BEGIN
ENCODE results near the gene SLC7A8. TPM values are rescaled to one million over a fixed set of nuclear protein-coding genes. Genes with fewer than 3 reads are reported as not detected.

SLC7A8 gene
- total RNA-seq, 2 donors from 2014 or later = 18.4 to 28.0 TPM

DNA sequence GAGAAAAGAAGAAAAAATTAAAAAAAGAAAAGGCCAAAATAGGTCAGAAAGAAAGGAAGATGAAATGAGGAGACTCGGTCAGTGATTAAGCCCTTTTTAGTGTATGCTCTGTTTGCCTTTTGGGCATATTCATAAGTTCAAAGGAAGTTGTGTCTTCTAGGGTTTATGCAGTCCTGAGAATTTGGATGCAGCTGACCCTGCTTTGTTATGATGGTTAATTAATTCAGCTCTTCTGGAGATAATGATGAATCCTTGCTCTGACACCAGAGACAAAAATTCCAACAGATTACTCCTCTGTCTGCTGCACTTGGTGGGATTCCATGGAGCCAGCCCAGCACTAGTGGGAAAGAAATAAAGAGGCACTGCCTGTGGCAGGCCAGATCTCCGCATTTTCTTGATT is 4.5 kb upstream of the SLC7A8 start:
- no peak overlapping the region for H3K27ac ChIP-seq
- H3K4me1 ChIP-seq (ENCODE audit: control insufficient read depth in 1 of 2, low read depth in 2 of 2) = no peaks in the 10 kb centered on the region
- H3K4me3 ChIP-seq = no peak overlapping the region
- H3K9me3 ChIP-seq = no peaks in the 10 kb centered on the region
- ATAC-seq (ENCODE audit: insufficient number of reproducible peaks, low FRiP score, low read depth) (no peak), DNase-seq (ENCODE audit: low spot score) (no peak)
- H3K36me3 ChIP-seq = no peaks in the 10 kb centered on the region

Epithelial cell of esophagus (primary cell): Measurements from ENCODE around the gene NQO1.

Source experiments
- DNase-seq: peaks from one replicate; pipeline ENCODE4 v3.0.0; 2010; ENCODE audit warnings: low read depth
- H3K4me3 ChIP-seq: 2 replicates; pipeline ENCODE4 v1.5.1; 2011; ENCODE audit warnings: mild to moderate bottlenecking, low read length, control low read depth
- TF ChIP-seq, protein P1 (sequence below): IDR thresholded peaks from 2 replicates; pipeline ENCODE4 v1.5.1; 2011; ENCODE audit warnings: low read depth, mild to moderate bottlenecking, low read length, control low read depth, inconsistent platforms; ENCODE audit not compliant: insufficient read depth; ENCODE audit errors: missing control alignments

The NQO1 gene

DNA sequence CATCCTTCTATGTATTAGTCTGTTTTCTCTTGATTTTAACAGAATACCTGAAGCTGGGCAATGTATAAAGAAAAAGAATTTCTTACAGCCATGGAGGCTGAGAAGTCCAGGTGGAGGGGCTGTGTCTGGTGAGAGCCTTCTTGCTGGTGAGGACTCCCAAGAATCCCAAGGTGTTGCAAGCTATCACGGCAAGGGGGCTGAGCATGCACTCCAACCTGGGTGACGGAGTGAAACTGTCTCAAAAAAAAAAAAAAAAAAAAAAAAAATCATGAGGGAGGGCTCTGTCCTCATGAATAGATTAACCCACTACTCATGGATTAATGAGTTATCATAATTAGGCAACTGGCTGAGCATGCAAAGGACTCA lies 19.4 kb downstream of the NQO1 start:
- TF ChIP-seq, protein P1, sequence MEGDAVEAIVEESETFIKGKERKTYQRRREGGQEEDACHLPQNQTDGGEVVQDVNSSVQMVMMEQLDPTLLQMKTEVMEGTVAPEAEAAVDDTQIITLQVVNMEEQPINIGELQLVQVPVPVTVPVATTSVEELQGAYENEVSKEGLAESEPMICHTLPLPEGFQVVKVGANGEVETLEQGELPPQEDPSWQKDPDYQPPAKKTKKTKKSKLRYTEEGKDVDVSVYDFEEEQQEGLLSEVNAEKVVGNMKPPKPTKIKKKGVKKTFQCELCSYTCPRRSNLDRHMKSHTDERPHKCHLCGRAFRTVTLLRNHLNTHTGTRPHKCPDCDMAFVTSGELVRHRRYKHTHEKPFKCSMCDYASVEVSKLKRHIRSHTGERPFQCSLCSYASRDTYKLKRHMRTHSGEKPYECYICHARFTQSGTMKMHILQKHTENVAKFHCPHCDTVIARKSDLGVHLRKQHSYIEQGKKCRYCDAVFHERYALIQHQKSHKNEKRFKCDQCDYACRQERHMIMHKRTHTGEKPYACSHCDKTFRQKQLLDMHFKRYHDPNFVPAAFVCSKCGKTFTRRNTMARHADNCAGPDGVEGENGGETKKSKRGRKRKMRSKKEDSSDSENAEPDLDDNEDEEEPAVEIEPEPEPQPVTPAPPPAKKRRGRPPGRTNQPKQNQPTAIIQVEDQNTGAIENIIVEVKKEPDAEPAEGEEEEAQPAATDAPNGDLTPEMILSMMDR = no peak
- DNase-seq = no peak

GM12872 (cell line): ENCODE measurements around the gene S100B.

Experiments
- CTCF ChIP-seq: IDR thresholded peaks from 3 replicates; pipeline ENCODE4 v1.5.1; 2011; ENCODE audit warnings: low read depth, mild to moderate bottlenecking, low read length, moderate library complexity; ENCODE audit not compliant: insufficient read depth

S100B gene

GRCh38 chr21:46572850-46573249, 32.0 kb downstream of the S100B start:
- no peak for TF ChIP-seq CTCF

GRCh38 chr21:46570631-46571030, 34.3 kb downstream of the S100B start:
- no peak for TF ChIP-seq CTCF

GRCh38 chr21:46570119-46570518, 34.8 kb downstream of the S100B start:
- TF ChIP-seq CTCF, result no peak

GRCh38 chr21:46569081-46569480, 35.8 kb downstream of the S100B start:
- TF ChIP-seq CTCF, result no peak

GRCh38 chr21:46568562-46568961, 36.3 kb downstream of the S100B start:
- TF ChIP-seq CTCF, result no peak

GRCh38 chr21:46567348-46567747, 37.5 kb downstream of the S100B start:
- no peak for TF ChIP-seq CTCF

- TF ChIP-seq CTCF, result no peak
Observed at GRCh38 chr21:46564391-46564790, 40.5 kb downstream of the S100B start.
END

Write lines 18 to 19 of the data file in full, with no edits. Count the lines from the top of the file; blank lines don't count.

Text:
- TF ChIP-seq, protein P1, sequence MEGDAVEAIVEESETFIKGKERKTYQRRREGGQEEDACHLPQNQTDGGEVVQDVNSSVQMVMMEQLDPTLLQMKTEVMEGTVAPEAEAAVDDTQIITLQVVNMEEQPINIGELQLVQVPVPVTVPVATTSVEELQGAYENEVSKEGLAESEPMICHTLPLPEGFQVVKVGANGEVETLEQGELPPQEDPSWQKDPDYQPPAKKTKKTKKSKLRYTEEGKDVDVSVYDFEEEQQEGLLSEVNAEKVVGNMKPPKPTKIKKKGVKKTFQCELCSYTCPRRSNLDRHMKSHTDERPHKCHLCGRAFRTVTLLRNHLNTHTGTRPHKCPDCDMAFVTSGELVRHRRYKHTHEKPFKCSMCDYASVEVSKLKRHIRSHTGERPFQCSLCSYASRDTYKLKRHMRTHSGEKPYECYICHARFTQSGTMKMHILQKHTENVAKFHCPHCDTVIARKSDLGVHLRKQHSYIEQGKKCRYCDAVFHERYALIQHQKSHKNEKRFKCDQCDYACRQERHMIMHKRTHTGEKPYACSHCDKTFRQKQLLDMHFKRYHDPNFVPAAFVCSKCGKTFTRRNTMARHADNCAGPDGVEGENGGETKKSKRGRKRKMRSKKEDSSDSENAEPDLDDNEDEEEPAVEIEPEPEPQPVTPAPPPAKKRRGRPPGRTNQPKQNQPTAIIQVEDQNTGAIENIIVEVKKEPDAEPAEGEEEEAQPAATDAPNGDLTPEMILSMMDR = no peak
- DNase-seq = no peak